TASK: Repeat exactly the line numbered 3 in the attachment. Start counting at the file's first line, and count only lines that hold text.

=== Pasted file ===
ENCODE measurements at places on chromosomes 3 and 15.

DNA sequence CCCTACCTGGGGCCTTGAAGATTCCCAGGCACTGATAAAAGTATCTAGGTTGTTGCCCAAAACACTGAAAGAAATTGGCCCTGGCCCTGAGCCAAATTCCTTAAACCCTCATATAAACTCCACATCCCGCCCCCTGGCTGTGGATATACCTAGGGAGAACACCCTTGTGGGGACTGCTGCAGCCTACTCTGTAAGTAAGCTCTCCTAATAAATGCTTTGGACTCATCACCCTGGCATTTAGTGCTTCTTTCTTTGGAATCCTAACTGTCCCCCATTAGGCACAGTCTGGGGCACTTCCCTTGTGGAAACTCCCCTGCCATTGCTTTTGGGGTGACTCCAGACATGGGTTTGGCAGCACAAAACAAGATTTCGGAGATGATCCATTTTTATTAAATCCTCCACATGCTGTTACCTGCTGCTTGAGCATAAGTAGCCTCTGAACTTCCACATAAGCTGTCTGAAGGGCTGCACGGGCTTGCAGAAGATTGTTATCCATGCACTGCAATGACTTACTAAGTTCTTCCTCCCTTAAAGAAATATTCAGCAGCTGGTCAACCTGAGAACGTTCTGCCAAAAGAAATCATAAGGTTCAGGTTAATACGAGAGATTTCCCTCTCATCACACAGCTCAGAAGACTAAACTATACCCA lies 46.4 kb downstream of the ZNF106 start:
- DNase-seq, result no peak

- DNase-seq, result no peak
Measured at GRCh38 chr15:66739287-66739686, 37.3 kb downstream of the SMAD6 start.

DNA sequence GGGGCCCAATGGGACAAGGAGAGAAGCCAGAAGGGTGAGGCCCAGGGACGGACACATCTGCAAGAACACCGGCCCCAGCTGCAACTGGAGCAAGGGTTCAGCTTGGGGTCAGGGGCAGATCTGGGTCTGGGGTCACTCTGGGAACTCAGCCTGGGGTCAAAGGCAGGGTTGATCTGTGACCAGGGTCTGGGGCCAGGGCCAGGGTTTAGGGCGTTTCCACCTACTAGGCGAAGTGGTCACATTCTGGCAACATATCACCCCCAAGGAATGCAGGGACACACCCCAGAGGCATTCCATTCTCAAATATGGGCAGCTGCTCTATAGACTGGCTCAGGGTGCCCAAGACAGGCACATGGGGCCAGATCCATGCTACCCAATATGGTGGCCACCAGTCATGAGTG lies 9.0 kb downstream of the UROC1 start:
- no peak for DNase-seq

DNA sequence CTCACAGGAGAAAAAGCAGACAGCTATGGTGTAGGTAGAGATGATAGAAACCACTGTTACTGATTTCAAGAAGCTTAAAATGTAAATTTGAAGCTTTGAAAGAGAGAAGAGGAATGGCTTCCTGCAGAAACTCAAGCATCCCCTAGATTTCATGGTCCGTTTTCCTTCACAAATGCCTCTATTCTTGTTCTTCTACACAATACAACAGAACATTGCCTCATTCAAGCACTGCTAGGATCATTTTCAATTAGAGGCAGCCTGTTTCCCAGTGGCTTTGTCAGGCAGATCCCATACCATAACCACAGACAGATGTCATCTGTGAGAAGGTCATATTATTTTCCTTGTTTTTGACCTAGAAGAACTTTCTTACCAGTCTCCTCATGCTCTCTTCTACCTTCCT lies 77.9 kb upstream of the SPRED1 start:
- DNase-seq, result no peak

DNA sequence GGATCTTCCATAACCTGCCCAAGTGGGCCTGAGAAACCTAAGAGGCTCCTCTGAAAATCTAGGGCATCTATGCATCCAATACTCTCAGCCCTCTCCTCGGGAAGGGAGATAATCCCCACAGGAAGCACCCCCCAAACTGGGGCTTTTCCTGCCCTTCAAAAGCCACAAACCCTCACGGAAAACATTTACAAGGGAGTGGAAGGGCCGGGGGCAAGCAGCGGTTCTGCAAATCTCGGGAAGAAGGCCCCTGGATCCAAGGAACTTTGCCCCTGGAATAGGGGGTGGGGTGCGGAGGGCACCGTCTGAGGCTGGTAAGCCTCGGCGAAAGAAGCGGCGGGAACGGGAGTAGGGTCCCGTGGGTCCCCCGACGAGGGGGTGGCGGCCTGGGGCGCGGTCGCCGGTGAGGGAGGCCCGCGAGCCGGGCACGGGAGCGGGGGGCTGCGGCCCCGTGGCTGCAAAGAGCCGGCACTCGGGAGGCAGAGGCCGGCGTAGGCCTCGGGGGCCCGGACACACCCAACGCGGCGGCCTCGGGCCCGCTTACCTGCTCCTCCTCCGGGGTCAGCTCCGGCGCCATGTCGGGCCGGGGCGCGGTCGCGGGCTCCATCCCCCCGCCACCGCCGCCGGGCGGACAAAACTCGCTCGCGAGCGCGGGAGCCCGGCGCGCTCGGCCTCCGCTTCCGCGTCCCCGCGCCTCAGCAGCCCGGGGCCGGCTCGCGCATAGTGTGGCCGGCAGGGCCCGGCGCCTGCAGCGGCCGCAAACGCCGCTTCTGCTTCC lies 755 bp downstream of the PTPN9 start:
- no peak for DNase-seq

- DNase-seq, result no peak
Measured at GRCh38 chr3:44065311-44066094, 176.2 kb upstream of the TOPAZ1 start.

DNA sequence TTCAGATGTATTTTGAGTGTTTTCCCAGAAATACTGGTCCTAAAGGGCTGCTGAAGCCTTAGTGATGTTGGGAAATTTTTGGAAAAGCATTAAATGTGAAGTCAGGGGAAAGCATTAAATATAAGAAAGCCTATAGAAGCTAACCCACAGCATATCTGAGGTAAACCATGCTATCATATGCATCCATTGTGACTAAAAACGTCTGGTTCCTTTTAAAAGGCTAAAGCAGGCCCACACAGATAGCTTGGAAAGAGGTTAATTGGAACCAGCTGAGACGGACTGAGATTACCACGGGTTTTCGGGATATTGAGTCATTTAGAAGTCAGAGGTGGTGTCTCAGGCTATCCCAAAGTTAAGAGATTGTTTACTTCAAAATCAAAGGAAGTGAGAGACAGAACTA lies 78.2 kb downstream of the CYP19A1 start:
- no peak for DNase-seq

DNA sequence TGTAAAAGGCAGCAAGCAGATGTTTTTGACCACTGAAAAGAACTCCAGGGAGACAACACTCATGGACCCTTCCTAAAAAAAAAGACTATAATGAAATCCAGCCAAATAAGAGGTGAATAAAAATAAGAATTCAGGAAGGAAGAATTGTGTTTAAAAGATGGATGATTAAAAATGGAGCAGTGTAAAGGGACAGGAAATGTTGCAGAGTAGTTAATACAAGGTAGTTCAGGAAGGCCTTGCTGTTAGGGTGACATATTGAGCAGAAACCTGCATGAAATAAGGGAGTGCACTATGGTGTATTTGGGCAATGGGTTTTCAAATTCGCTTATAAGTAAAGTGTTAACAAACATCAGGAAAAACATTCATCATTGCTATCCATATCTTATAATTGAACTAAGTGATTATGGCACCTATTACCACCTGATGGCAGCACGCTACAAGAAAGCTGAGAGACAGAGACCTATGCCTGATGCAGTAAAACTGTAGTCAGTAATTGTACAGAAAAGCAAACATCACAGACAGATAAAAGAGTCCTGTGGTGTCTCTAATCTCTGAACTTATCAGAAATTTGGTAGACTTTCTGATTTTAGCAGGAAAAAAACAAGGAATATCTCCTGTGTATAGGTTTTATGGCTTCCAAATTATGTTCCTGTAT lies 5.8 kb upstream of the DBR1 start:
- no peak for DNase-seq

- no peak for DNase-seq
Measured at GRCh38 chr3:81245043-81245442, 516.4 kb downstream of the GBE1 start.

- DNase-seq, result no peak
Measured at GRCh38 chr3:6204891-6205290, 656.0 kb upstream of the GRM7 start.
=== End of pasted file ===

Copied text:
- DNase-seq, result no peak